What Colour Is A Hero?

The balancing act of representation.

Steve QJ
4 min readFeb 26, 2022
Photo: Christopher Robbins/Getty Images

I assumed many identities as a kid.

Despite my puny, carbon-based body, I identified with the leader of a group of giant, shape-shifting robots. Despite not being teenage, a mutant, or a ninja, I identified with a group of turtles who battled evil from New York City’s sewers. Despite my brown skin and crippling arachnophobia, I identified with a white kid who could do whatever a spider can.

I saw myself in these characters because I related to their failings and their values, their struggles and their triumphs.

I shared Optimus Prime’s unflinching belief that freedom is the right of all sentient beings. I admired how the turtles never doubted themselves, even when people freaked out at the way they looked. I respected the way Peter Parker struggled and sacrificed to live up to the motto that “with great power comes great responsibility.”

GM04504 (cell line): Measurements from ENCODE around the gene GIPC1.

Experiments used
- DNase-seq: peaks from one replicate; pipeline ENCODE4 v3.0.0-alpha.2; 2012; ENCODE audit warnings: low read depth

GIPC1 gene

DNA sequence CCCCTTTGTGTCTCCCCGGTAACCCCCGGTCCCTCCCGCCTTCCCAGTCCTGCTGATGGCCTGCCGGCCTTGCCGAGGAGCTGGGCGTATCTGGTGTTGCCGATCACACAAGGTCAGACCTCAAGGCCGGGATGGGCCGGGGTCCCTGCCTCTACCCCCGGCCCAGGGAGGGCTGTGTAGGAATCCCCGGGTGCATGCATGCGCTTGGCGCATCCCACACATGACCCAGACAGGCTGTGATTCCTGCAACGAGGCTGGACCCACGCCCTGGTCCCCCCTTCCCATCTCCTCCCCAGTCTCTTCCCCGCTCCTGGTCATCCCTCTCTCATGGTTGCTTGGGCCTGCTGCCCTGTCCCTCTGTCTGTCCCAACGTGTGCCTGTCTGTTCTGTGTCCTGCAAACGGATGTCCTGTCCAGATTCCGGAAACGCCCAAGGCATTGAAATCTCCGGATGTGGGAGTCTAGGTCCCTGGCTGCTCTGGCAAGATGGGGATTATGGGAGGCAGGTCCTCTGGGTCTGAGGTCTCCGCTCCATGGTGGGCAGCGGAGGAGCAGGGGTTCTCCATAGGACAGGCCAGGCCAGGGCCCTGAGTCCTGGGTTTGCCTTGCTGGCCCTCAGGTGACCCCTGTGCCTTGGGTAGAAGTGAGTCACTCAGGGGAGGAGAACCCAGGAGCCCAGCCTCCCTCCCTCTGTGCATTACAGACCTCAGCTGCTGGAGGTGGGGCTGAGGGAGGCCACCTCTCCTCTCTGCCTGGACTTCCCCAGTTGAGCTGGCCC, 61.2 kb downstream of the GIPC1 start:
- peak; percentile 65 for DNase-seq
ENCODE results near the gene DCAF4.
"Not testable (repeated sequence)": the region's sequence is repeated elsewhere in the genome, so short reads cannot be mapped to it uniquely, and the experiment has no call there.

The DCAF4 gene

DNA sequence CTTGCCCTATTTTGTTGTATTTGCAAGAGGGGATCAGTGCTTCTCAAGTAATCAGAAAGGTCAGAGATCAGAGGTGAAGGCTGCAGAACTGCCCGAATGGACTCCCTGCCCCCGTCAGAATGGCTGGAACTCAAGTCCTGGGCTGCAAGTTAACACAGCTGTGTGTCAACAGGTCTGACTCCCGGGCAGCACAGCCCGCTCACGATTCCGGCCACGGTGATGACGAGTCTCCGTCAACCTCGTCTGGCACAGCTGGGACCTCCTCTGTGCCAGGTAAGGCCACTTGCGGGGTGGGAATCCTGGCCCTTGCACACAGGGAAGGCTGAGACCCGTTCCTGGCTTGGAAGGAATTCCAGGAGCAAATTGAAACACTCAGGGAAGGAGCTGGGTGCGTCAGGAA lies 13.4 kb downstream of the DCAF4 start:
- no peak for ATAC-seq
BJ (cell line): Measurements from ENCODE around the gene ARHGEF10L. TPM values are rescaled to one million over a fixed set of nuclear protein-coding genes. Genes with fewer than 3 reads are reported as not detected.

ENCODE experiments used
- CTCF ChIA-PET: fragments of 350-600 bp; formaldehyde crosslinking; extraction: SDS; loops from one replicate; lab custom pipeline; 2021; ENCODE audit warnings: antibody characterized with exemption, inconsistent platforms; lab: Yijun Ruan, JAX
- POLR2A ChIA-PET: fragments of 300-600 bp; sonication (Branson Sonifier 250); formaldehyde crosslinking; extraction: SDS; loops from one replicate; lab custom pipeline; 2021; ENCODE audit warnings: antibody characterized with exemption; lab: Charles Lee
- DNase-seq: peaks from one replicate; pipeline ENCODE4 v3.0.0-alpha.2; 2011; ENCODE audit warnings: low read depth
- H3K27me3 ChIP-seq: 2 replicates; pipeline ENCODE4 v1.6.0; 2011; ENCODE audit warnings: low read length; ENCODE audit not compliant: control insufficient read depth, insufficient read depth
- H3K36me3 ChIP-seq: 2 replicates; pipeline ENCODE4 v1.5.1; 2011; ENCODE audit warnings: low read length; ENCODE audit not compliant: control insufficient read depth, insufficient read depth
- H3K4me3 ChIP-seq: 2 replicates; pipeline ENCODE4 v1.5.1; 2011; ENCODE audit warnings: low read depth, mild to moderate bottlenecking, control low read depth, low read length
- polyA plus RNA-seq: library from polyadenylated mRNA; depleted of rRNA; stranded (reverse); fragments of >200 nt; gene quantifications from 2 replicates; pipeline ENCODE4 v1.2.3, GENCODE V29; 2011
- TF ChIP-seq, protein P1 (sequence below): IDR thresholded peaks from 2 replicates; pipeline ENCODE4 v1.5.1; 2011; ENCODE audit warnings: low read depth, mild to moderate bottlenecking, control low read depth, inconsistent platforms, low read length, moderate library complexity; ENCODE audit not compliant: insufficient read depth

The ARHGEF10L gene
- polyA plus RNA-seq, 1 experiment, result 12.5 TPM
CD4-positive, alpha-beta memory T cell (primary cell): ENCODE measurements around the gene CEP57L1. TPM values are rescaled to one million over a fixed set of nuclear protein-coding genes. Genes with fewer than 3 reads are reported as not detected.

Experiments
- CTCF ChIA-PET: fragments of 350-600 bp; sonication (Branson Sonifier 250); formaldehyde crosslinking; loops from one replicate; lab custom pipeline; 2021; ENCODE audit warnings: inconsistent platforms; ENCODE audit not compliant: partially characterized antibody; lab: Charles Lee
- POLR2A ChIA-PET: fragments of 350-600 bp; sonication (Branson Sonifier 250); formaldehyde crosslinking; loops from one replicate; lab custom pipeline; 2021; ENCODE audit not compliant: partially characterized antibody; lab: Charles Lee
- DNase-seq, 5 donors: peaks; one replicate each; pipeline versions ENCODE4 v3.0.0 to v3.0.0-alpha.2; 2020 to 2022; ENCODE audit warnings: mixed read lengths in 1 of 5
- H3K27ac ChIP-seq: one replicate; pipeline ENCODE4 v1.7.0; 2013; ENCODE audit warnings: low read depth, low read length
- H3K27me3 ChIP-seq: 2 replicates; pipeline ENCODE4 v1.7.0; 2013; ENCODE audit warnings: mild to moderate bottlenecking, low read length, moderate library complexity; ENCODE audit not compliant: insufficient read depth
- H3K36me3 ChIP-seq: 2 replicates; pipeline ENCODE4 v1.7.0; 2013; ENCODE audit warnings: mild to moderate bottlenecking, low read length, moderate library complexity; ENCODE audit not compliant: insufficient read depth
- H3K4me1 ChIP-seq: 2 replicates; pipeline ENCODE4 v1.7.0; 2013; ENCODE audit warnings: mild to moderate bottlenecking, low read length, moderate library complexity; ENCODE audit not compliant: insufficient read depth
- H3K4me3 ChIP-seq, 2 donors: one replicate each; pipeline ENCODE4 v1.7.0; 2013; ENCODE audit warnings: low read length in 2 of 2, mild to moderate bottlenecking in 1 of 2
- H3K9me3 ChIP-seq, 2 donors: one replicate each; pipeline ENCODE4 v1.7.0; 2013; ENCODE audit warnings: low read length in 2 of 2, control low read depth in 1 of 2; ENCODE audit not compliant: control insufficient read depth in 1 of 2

It didn’t matter that I couldn’t stick to walls or turn myself into a truck. It didn’t matter that I couldn’t save the day every week. It didn’t even matter that they weren’t real. These characters represented me. Not because we looked the same, but because they showed me the person I one day hoped to be.

From rumours of a black James Bond to the announcement of a black Snow White to…

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Steve QJ

Race. Politics. Culture. Sometimes other things. Almost always polite. Find more at https://steveqj.substack.com